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Bill threatens GCHS

RALEIGH – A bill making its way through the North Carolina House of Representatives could send local schools scrambling.

House Bill 1864, introduced by a freshman legislator from Creswell who was appointed in January, would supercede conferences made by the North Carolina High School Athletic Association.

That bill would create a &uot;small school conference&uot; and send two northeastern North Carolina leagues into chaos. Introduced by Representative Timothy L. Spear (D-Washington), the bill would remove six schools from the Atlantic 8 and Albemarle conferences and give them their own small school league.

This league would negate the travel restrictions placed on the 2004 realignment and require the remaining schools in those leagues to fill their schedules as the bill allows those six schools to &uot;withdraw, without penalty, from any scheduling contracts previously entered into for the 2006-2007 season.&uot;

That means schools that have football games in August or September may not have full schedules if the bill pass the House.

Gates County High School, who is a member of the Albemarle Conference, is one of the schools that could feel the pinch if the North Carolina General Assembly determines to get into the high school athletics business.

&uot;We have three areas of concern about his bill,&uot; GCHS Athletic Director Clark Harrell said.

The Red Barons’ AD said his first concern was that the coaches of the Albemarle and Atlantic 8 agreed to give the five of those schools who play football – Cape Hatteras, Creswell, Jamesville, Mattamuskeet and Columbia – their own league for that sport.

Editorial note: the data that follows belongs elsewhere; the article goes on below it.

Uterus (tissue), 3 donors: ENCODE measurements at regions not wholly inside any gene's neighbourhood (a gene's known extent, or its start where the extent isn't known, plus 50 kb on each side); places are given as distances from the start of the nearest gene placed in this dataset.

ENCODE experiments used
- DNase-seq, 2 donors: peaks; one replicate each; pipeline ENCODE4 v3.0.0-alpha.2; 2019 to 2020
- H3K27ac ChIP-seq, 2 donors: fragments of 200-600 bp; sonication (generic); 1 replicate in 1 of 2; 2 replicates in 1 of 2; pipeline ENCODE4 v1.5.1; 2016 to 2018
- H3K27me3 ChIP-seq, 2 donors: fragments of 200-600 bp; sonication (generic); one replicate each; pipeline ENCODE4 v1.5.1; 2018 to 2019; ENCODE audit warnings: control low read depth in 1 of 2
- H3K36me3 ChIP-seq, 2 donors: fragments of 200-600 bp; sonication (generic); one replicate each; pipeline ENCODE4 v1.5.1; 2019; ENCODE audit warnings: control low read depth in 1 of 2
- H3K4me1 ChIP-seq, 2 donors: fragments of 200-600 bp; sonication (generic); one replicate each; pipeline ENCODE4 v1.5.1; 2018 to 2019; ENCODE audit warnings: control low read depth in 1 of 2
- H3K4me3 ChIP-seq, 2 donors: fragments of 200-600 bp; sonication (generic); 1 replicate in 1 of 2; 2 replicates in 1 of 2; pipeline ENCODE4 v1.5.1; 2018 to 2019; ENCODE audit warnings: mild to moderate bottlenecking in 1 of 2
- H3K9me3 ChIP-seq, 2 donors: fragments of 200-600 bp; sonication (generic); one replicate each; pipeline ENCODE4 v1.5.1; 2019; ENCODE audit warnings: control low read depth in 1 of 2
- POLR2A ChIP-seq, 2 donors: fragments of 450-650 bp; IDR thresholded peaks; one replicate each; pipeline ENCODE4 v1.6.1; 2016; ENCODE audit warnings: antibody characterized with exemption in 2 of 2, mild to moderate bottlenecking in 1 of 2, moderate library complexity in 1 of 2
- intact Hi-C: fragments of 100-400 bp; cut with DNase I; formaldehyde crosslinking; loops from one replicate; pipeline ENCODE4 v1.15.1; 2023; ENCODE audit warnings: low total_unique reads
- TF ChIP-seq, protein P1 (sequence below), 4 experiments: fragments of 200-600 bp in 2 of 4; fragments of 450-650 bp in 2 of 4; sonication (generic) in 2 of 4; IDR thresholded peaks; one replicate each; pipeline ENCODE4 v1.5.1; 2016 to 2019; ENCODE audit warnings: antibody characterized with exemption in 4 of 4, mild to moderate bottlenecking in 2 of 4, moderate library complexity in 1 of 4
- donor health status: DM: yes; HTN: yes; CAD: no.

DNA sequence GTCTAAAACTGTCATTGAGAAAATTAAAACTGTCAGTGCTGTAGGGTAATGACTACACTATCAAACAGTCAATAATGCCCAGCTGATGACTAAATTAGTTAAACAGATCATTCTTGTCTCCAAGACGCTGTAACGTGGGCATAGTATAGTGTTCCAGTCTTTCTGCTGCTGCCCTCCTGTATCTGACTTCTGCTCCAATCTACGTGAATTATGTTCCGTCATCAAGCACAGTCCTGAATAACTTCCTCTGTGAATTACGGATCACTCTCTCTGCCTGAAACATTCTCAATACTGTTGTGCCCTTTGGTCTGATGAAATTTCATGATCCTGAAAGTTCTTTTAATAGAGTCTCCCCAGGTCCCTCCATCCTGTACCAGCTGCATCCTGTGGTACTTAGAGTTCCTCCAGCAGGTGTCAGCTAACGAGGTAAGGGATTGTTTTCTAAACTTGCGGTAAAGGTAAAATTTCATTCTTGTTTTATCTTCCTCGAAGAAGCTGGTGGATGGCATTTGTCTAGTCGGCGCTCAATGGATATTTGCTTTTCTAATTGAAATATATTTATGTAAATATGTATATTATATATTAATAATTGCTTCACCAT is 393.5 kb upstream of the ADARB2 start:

The ADs then agreed to revisit the conference situation in two years (the end of 2007) to see if those smaller schools were being treated unfairly or were having trouble competing.

The second issue is that the Red Barons and the other eight teams in those two leagues will be left scrambling.

&uot;We could be in a nine-team conference for a year,&uot; Harrell said. &uot;After that no one knows what will happen.

&uot;They keep saying they are trying to preserve their athletic programs, but what about ours,&uot; Harrell continued. &uot;If we have to eliminate sports because of the cost of travel, isn’t that hurting our student-athletes?&uot;

The third area was the reflection that would be left on the NCHSAA, according to Harrell.

&uot;We have built the flagship of all high school athletic associations and in one move, we’re going to go from the flagship to the laughing stock,&uot; he said. I don’t understand why we would go to this extreme because six schools are disgruntled, especially considering the concessions we’ve already made.&uot;

Harrell said when it came down to it, the bottom line was the NCHSAA was not a place for the General Assembly.

&uot;The North Carolina legislature doesn’t need to be in the athletic business,&uot; Harrell said. &uot;Senators need to be senators and athletic directors need to be athletic directors. I’m not going to be a senator.&uot;

Harrell said if the General Assembly got involved in conference realignment, it was opening a door to having every appeal heard by that body.

&uot;What happens if a student is ruled ineligible,&uot; he asked. &uot;Do we then go to our legislator to get it overturned?&uot;

If the NC House passes the bill, it’s equivalent in the Senate is sitting in committee. That piece of legislation is Senate Bill 171.

If both passed, it could leave Gates County, Camden, Manteo, Perquimans, Northside, Plymouth, Roanoke, Southside and Williamston with two conferences of nine total teams or one league with a total of nine.

Attempts to reach both Representative Michael H. Wray (D-27th) and Howard Hunter Jr. (D-5th) were unsuccessful.